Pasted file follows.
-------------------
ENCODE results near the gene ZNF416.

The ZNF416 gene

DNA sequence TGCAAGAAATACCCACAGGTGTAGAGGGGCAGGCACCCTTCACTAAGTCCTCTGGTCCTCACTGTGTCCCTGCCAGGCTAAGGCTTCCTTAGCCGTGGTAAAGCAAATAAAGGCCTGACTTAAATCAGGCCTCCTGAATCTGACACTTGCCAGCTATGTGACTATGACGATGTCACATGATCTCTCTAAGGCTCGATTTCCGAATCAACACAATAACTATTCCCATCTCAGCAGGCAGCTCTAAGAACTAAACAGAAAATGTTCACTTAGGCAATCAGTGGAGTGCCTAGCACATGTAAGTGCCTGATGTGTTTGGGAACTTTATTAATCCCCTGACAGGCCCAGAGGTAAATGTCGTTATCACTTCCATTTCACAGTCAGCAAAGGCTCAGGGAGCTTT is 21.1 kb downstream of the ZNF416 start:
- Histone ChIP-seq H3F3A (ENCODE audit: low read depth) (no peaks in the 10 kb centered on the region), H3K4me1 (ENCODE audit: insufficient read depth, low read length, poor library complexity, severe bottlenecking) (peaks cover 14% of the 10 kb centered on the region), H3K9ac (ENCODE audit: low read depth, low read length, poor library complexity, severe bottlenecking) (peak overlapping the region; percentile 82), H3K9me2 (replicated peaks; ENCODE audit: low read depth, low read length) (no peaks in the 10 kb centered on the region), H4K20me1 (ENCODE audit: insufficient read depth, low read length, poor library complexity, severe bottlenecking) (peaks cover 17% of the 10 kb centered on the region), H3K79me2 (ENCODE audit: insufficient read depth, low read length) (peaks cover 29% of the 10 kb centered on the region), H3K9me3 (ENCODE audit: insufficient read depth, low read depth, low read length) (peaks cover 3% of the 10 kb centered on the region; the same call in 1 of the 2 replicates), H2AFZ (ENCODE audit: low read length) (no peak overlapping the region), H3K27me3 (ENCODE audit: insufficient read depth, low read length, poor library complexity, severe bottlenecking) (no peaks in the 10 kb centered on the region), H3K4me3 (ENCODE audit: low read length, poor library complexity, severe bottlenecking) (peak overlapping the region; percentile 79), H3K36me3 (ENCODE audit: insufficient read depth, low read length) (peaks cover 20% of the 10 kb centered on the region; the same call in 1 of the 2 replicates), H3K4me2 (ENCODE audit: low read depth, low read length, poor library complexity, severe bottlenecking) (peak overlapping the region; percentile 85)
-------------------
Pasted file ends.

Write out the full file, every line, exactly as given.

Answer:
ENCODE results near the gene ZNF416.

The ZNF416 gene

DNA sequence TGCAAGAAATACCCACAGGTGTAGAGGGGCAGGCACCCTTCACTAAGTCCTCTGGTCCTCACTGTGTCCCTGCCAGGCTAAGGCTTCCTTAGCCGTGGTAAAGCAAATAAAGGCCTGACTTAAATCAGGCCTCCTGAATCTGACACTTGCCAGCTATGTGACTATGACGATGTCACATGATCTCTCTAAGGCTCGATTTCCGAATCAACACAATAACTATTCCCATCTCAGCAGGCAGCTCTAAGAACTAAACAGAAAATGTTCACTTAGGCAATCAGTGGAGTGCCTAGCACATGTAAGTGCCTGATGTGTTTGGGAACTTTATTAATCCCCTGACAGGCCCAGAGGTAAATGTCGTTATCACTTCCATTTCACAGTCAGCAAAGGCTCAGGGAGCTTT is 21.1 kb downstream of the ZNF416 start:
- Histone ChIP-seq H3F3A (ENCODE audit: low read depth) (no peaks in the 10 kb centered on the region), H3K4me1 (ENCODE audit: insufficient read depth, low read length, poor library complexity, severe bottlenecking) (peaks cover 14% of the 10 kb centered on the region), H3K9ac (ENCODE audit: low read depth, low read length, poor library complexity, severe bottlenecking) (peak overlapping the region; percentile 82), H3K9me2 (replicated peaks; ENCODE audit: low read depth, low read length) (no peaks in the 10 kb centered on the region), H4K20me1 (ENCODE audit: insufficient read depth, low read length, poor library complexity, severe bottlenecking) (peaks cover 17% of the 10 kb centered on the region), H3K79me2 (ENCODE audit: insufficient read depth, low read length) (peaks cover 29% of the 10 kb centered on the region), H3K9me3 (ENCODE audit: insufficient read depth, low read depth, low read length) (peaks cover 3% of the 10 kb centered on the region; the same call in 1 of the 2 replicates), H2AFZ (ENCODE audit: low read length) (no peak overlapping the region), H3K27me3 (ENCODE audit: insufficient read depth, low read length, poor library complexity, severe bottlenecking) (no peaks in the 10 kb centered on the region), H3K4me3 (ENCODE audit: low read length, poor library complexity, severe bottlenecking) (peak overlapping the region; percentile 79), H3K36me3 (ENCODE audit: insufficient read depth, low read length) (peaks cover 20% of the 10 kb centered on the region; the same call in 1 of the 2 replicates), H3K4me2 (ENCODE audit: low read depth, low read length, poor library complexity, severe bottlenecking) (peak overlapping the region; percentile 85)